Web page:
By Car­oli­na Bel­trán

Today, your AdWords key­word match­ing options are:

  1. Broad Match (the default): Allows your ad to show on sim­i­lar phras­es and rel­e­vant vari­a­tions. Broad Match Mod­i­fi­er, intro­duced in May 2010, can be used to fur­ther refine your broad match key­words; Think of Broad Match Mod­i­fi­er as a way to give key­words greater reach than Phrase Match and more con­trol than Broad Match.
  2. Phrase Match:  With Phrase Match, your ad is eli­gi­ble to appear when a user search­es on the exact phrase, with the words in exact order. It can also appear for search­es that con­tain oth­er terms as long as it includes the exact phrase you’ve spec­i­fied. One of the ear­li­est tricks I learned for Phrase Match is to think of the words hold­ing hands. I’m seri­ous.  They can hang out with oth­er words, but they always have to hold hands. For exam­ple, say your key­word is “ice cream”. This key­word ad on Phrase Match would appear for search­es to mint ice cream, choco­late ice cream, even ice cream sand­wich – but ice and cream always hold hands. It works for me.
  3. Exact Match: Allows your ad to show for search­es that match your key­word or key­word phrase exclu­sive­ly. You bid on ice cream, your ads may show for only ice cream.
  4. Neg­a­tive Match:  This match type is used to lim­it less qual­i­fied traf­fic. If you use Broad Match, you should use Neg­a­tive Match to cut off traf­fic you don’t want.

*In each ring, the key­word shown also match­es the search­es inside the small­er rings.

Come mid-May, you’ll have a new option: Near Match

This new match type enables us to extend the reach of Exact and Phrase Match Key­words in your AdWords account with lit­tle effort. It allows cov­er­age of plur­al, mis­spelling, close rewrite abbre­vi­a­tions, and acronym vari­ants of all Phrase and Exact Match key­words in an account. It does not match out to syn­onyms, nor does it change the order of words in a Phrase Match key­word. It also doesn’t allow addi­tion­al key­words to be tar­get­ed for Exact Match Key­words. Google claims Near Match gen­er­ates addi­tion­al click vol­ume and cov­er­age, incre­men­tal to cur­rent Exact and Phrase Match key­words.

Some exam­ples of Near Match expan­sions include:

  • [Italy vaca­tion] extends to [Ital­ian vaca­tion]
  •  “red floor­ing” extends to “red floors”
  • Close rewrites: “restau­rant NYC” extends to “restau­rant New York City”, [com­e­dy impro­vi­sa­tion show] to [com­e­dy improv show]

Near Match broad­en­ings will be vis­i­ble in the Search Query Report. They will be cat­e­go­rized under the Broad Match match type. Con­ver­sions and clicks will be attrib­uted to the Exact or Phrase Match key­words that are actu­al­ly list­ed as key­words in the account.

If you’re con­fused, don’t wor­ry. Con­sid­er these three exact and phrase match key­words in AdWords:

[water­proof sun­block]     “bol­lard cov­er”     [sin­gle serv­ing cof­fee mak­er]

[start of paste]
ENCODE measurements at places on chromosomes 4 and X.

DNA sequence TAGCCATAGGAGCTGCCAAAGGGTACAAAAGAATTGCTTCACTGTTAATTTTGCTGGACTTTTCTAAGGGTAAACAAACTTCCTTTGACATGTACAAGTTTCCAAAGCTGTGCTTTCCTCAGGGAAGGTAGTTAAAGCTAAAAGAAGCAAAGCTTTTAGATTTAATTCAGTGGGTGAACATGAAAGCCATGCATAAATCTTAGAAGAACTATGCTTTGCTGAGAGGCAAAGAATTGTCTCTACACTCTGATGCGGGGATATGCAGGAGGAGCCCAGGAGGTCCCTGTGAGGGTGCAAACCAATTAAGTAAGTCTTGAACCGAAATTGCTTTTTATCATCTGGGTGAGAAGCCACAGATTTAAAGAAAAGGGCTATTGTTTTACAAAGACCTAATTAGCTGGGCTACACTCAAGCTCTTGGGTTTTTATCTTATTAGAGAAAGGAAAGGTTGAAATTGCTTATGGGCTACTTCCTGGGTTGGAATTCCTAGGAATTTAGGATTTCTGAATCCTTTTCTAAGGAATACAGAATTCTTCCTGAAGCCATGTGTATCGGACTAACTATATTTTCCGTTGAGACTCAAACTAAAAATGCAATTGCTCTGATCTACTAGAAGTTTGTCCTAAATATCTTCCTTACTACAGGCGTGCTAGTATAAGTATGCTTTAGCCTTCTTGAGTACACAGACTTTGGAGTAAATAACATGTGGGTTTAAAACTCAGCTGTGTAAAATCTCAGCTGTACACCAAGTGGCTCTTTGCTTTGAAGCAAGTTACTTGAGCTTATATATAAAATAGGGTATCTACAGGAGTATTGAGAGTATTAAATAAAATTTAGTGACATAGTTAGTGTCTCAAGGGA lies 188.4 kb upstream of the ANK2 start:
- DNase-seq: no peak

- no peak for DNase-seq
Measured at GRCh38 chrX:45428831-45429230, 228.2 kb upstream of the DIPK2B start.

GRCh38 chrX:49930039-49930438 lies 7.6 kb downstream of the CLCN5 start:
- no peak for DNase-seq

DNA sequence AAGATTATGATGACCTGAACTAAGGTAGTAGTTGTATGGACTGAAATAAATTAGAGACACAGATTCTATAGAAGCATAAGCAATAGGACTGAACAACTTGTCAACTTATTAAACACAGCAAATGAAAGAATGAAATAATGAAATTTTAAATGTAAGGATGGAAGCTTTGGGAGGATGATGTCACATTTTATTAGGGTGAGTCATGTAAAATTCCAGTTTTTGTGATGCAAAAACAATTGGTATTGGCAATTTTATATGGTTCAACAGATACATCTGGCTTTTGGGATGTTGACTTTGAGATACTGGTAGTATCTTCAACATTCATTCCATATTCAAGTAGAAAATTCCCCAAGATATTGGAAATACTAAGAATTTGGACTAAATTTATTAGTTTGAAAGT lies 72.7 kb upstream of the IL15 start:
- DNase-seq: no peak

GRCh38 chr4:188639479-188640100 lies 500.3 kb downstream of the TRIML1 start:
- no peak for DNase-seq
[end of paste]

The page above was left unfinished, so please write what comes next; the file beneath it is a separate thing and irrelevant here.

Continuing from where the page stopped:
Now have a look at these two rows of search queries:
1. water­proof sun­block     buy bol­lard cov­er     sin­gle serv­ing cof­fee mak­er
2. water­poof sun­block      buy bol­lard cov­ers    sin­gle serve cof­fee mak­er

Today, only the search queries in row 1 are con­sid­ered a match and allowed to trig­ger an ad that can appear in the results. The close vari­ants in the sec­ond row are not con­sid­ered a match by AdWords, despite the sim­i­lar­i­ty in user intent. This will change in mid-May; If your account is opt­ed into Near Match, Row 2 will be allow­able expan­sions to your Exact and Phrase Match key­words.

Google research indi­cates at least 7% of search queries con­tain a mis­spelling, and the longer the query, the high­er the rate. Even with per­fect spelling, two peo­ple search­ing for the same thing often use slight­ly dif­fer­ent vari­a­tions, such as “kid scoot­ers” and “kid’s scoot­er” or “bam­boo floor” and “bam­boo floor­ing.” Google’s organ­ic search sys­tems already detect and com­pen­sate for mis­spellings and close vari­ants.

Google believes users are hap­pi­er when they get search results that reflect their intent and help them achieve their desired action, even if it’s not a pre­cise match for what they’ve typed so they are extend­ing this behav­ior to ads.

Ear­ly exper­i­ments looked at the impact on adver­tis­ers get­ting a third or more of their clicks from phrase or exact match. On aver­age, the new match­ing behav­ior increased AdWords search clicks by 3%, with com­pa­ra­ble CPCs. If you pre­fer to main­tain the cur­rent match­ing behav­ior in your cam­paign, you’ll still have that option. In fact, we’ve opt­ed all of our clients’ accounts out of Near Match already. Why?

Search Dis­cov­ery doesn’t test a new fea­ture with your mon­ey unless we know it is well-received by mul­ti­ple types of adver­tis­ers and there is a good amount of data to sup­port using it. Of course Google will say their new match type increas­es search clicks by 3%, but we don’t know who they test­ed their new tech­nol­o­gy on and what the per­for­mance of their account was pri­or.

The very foun­da­tion of some of the bid strate­gies we use is match type. We at Search Dis­cov­ery believe there is val­ue in build­ing a super com­pre­hen­sive list of key­words using Exact, Phrase and Broad match types to allow for strate­gic bid­ding. Near Match does appear to be a time­saver – if you’re lazy about build­ing key­word lists. Because Near Match expands into plu­rals, mis­spellings, close abbre­vi­a­tions and acronyms, it will save time build­ing most any key­word list, but we’d argue that you need to include those vari­a­tions in your key­word list to low­er your over­all CPC.

The fact remains – no one knows how this new addi­tion to the match type fam­i­ly will per­form. It will cer­tain­ly be inter­est­ing to watch and report back to you.

Need more infor­ma­tion about Near Match? Con­tact the Search Dis­cov­ery media team today!